Are sweeteners good for people with eating disorders (& obesity)?

Written with acknowledgement to Science Magazine

Artificial sweeteners, which can be hundreds to thousands of times sweeter than cane sugar, are generally not processed by the human body, which is why they provide no or few calories.

We have all been there, feeling virtuous because we have a diet drink. All that lovely sweet taste and filling fizz without the guilt or calories associated with sugar. But a new study suggests that these artificial sweeteners may not be as harmless as once thought; they may even increase the risk of diabetes or weight gain.

Scientists have long suspected a link between artificial sweeteners and obesity in humans, but until now that connection had only been shown in lab mice. Now, scientists in Israel have tested these chemicals in humans. Their results show that artificial sweeteners not only disturb the microbes living in human guts – which are critical for supplying essential nutrients, synthesising vitamin K, and digesting dietary fibres among other things—but some may impact how quickly the body removes sugar from the blood after a meal. The longer glucose stays in the blood, the greater the risk of diabetes, cardiovascular disease, kidney disease and weight gain.

Eran Elinav an immunologist at Weizmann Institute of Science in Israel, tells us that non-nutritive sweeteners are not inert in humans.

Every human hosts a unique bouquet of microbes—bacteria, viruses, and fungi—that live naturally in and on our bodies; in the intestine, nose, mouth and on the skin and eye. The number of cells that make up this vast microbial community is about as many as all the rest of cells we have in the body. This community we c all the microbiome, is seeded at birth, and not only helps digestion but also protects against pathogens and supports the immune system.

Non sugar sweeteners disrupt the microbiome because even though they have no calories for humans, they serve as nutrients for some microbes, which then proliferate. This causes an imbalance in microbial populations that can cause chronic intestinal inflammation or colon cancer. The Israeli study confirms that non-nutrition sweeteners can disrupt the gut microbiome within two weeks of exposure and suggest their effects on sugar metabolism can vary from person to person.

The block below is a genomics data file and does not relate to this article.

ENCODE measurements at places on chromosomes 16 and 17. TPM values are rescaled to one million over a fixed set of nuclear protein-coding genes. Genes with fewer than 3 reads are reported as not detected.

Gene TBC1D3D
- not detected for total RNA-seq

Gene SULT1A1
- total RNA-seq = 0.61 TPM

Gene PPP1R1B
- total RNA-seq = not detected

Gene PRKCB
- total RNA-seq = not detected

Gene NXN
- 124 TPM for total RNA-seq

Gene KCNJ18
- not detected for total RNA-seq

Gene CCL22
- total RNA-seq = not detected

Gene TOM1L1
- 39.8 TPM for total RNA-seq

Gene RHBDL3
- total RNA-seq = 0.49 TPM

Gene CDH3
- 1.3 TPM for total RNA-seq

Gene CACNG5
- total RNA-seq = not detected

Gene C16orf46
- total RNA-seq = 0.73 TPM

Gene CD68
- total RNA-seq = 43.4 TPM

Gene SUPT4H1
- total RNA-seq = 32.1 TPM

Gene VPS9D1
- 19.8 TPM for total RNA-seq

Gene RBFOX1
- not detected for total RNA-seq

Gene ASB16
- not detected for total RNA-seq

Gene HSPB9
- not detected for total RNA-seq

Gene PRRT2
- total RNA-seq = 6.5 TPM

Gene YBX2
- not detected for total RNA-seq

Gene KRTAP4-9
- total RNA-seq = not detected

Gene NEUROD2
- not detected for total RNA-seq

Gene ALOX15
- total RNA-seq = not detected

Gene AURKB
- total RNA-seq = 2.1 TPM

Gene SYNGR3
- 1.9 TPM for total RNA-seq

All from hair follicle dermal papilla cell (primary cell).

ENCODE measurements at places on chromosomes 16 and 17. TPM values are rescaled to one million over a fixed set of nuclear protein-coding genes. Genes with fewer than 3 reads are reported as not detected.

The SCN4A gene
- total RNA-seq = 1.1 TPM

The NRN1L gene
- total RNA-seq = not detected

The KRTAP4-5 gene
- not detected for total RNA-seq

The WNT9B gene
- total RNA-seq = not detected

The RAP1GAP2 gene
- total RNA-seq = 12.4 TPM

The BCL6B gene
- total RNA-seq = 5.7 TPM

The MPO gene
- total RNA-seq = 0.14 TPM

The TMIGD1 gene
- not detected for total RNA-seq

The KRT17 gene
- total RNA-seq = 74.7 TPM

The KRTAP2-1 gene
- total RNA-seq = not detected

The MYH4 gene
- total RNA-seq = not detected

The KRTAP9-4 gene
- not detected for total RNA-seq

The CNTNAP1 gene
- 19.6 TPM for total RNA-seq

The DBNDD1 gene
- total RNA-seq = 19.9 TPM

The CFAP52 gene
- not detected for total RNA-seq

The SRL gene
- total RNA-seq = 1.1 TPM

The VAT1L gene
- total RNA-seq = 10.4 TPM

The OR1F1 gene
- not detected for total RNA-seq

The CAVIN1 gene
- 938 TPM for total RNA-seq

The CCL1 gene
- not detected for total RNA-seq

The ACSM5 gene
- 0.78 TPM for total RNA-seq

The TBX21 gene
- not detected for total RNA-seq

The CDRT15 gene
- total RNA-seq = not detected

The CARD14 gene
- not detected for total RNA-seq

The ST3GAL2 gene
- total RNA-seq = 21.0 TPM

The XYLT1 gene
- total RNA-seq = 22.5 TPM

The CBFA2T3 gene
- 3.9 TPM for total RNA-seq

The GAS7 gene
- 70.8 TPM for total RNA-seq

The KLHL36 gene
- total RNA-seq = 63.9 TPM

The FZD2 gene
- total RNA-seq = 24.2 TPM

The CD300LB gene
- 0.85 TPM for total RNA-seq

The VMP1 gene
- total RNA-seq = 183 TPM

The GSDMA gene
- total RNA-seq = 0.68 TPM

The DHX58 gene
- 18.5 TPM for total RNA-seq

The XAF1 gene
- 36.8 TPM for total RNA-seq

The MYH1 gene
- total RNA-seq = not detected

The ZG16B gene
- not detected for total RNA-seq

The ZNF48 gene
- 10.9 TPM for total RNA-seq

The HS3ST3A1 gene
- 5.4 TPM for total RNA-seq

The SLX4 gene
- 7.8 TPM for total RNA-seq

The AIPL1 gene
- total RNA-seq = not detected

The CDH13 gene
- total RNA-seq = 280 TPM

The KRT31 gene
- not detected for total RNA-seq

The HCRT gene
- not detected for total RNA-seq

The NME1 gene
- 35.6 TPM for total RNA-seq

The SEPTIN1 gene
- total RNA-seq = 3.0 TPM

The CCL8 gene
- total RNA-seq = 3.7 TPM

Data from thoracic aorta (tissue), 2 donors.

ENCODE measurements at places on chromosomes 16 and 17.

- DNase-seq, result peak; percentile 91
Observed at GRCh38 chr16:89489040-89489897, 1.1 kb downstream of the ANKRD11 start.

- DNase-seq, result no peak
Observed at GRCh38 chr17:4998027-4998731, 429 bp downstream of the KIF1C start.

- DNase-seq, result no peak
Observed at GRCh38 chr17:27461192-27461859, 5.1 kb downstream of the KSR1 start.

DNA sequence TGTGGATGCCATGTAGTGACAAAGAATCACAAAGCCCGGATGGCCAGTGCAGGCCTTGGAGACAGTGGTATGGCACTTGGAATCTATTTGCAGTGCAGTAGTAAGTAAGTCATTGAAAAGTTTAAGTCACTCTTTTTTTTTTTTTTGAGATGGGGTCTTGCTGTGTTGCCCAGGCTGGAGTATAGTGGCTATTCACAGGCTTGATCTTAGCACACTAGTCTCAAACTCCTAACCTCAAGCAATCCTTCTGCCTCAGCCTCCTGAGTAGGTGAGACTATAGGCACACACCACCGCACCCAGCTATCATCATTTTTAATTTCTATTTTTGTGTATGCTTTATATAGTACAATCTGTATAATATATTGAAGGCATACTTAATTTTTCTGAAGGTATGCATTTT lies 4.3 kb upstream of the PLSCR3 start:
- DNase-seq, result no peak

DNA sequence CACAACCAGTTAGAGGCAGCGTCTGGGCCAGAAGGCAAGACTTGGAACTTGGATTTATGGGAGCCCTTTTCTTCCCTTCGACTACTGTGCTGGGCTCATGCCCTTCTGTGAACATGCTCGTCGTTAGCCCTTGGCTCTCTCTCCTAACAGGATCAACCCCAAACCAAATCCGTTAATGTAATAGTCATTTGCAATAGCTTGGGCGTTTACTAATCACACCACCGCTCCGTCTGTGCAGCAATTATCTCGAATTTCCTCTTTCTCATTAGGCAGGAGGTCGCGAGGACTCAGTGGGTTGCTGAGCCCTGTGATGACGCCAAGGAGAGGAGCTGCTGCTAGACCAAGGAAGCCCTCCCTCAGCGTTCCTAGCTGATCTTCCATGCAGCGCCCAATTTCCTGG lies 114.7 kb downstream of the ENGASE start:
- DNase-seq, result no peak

Michael Goran, a professor of paediatrics and program director for Nutrition and Obesity at Children’s Hospital Los Angeles says, that what isn’t food for us can still be food for our gut bacteria. Different sweeteners have different chemical properties but can have similar effects in our gut.

David Katz, a nutrition specialist, and the founder of Yale University’s Yale-Griffin Prevention Research Center, agrees. “This is an elegant, elaborate, and powerful study which establishes decisively that non-nutritional sweeteners impair glucose metabolism by causing specific damage to the microbiome.”

The Bitter History of Sweeteners

Humans have a natural preference for sweet foods that over the millenia prove that the food is safe and it is also  an evolutionary adaptation that drove us to high-energy foods at a time when nutritious foods were scarce. Natural sugars, such as glucose, fructose, cane, or milk sugars, are digested to produce energy—measured in calories—that helps our organs function. 

Sweeteners, which can be hundreds to thousands of times sweeter than cane sugar, have been created to provide no or few calories.

Saccharin, the first commercialised non-nutritive sweetener, was discovered in 1879 in coal-tar derivatives at Johns Hopkins University. Thanks to President Roosevelt who thought that sweeteners are a guilt-free way to lose weight, saccharin dodged a ban by the U.S. Food and Drug Administration (FDA). In 1977, when the FDA tried again to ban saccharine because of the suspected risk of causing cancer in rats, Americans fought back. They sent millions of letters to Congress, the FDA and President Carter in protest.

Ultimately, only a cancer earning label was required on saccharin products. But this was dropped too in 2000 when scientists found that humans metabolise saccharin differently from rats, and it didn’t pose a cancer risk for humans.

Low or zero calorie sugar substitutes are in thousands of beverages and foods worldwide and generated £18 billion in 2021. This number is expected to rise as demand for these sweeteners—particularly in low- and middle-income countries—continues to expand.